Six Travel-Related Cases of Birth Defects Caused by Zika Virus Diagnosed in US
Photo courtesy of Thinkstock
Federal health officials announced Thursday that six babies in the United States have been diagnosed with birth defects linked to the Zika virus.
Three babies were born with the birth defects, and three were lost to miscarriages or aborted because of the defects. All of the mothers had been infected by the Zika virus during travel.
According to NBCNews.com, the Centers for Disease Control and Prevention also said that the organization is preparing for small outbreaks of the Zika virus due to the start of mosquito season. Puerto Rico has reported at least one birth defect caused by the virus as well.
In total, the CDC announced that 234 pregnant women in the United States—including residents and visitors—have been diagnosed with Zika, while another 189 cases have been reported in U.S. territories.
“The poor birth outcomes reported include those that have been detected in infants infected with Zika before or during birth, including microcephaly, calcium deposits in the brain indicating possible brain damage, excess fluid in the brain cavities and surrounding the brain, absent or poorly formed brain structures, abnormal eye development, or other problems resulting from damage to brain that affects nerves, muscles and bones, such as clubfoot or inflexible joints,” CDC officials said in a statement. “These numbers are not real time estimates. They will reflect the outcomes of pregnancies reported with any laboratory evidence of possible Zika virus infection as of 12 noon every Thursday the week prior; numbers will be delayed one week.”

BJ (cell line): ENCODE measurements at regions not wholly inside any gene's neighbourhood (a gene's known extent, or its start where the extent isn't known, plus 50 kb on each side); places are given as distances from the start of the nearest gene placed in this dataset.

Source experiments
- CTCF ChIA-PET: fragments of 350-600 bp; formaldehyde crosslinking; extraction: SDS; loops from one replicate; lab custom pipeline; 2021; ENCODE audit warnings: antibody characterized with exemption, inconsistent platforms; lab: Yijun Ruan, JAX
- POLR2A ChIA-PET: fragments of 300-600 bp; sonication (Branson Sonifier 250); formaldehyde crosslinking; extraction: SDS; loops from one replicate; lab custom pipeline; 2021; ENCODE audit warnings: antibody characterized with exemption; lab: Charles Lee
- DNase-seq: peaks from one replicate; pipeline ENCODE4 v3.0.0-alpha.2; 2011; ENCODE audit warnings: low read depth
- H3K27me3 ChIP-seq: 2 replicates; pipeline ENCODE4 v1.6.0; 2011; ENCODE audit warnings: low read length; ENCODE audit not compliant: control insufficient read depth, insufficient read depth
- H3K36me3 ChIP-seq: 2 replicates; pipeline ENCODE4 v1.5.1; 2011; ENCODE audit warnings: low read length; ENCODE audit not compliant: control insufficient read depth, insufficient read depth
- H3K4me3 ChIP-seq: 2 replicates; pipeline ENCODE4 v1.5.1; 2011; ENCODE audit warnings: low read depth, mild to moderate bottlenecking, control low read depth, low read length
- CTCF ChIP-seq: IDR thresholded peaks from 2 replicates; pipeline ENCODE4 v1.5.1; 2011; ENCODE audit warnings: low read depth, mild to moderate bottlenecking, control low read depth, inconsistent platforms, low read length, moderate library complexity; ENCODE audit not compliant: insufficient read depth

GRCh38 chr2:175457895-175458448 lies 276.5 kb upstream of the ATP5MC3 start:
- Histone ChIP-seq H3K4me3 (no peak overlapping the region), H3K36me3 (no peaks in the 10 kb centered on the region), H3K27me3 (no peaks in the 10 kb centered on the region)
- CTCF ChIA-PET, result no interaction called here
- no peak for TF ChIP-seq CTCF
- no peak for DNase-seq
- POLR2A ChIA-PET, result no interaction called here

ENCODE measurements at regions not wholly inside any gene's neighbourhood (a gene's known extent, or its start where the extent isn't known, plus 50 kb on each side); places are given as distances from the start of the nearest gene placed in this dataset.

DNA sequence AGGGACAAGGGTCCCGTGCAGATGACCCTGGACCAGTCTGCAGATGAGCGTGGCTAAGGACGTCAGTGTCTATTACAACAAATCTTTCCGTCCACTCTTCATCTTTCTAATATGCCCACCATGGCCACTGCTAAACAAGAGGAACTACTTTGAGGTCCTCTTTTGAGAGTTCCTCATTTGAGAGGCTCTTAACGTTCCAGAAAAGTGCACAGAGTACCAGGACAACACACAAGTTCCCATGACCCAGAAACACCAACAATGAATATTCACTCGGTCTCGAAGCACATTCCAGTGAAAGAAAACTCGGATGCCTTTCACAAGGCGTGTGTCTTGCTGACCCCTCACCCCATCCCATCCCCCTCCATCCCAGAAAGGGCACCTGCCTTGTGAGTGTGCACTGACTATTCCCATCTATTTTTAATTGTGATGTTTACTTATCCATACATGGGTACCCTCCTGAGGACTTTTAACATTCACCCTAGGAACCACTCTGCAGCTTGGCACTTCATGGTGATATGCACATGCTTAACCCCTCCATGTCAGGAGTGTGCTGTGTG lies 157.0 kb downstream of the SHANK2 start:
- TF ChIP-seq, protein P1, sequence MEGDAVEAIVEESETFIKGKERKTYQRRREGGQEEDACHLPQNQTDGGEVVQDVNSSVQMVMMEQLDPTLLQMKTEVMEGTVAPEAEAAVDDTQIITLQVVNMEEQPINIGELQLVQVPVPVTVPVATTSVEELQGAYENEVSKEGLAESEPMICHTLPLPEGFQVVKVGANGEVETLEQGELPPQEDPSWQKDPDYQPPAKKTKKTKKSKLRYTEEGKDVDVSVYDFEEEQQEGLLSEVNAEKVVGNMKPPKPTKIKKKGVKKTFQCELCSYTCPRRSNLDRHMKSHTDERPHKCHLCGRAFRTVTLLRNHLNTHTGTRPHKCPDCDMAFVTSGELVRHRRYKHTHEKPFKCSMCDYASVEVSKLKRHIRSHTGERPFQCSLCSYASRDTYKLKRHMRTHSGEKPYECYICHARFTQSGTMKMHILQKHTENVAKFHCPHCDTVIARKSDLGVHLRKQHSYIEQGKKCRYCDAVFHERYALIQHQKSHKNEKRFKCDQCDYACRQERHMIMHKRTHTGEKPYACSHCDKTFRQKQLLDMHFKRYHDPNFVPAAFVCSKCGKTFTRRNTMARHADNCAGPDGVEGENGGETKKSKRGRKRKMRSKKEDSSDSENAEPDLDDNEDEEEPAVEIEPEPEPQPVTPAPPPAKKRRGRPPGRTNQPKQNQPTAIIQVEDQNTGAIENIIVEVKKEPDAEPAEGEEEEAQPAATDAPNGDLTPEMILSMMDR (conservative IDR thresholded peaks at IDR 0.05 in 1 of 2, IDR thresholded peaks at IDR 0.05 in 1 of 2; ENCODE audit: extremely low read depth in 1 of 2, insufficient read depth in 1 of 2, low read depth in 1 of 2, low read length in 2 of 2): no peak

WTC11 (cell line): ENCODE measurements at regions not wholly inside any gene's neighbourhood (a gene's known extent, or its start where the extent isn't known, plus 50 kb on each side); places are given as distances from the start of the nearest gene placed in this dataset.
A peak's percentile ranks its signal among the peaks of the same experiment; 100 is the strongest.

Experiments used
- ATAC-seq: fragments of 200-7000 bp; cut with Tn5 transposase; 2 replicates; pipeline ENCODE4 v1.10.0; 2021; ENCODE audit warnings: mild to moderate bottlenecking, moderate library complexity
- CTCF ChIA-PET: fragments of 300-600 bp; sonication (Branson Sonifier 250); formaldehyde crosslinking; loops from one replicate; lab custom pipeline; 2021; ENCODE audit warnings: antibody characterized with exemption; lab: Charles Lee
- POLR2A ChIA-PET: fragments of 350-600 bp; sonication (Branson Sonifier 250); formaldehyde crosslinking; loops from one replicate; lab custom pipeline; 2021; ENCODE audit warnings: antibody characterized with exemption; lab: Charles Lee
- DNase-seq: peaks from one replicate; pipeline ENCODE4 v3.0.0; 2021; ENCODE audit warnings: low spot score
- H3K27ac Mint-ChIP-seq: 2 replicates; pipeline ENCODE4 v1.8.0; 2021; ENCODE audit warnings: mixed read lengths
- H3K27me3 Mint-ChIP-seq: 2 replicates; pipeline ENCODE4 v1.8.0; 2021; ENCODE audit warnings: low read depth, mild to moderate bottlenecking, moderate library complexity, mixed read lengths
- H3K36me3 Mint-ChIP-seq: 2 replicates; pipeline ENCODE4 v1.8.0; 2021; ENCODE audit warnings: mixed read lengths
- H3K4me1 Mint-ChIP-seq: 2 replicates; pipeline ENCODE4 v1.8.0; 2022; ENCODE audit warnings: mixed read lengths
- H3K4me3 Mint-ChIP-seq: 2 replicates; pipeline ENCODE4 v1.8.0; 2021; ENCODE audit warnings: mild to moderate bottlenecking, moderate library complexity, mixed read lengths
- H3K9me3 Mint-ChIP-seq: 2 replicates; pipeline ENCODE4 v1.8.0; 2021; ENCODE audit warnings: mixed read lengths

Officials from both the CDC and the World Health Organization now believe the Zika virus causes birth defects and other infections in newborns, including Guillain-Barre syndrome.
While the CDC did not report any details about the infected patients, NBCNews.com is reporting that two of the cases have been previously reported, including a Honduran woman who gave birth in New Jersey in May and a Hawaiian woman who gave birth to a child with microcephaly.
To help pregnant women avoid the Zika virus, the CDC warns that they should not visit areas with reported cases. In addition, people should be wearing long clothing, spraying mosquito repellent, staying indoors when possible and avoiding sexual contact with anyone who could be infected, as the virus is transmittable sexually.
For more Impacting Travel News
More by Donald Wood
Get Travel Deals and Travel News
Recent Travel Opinions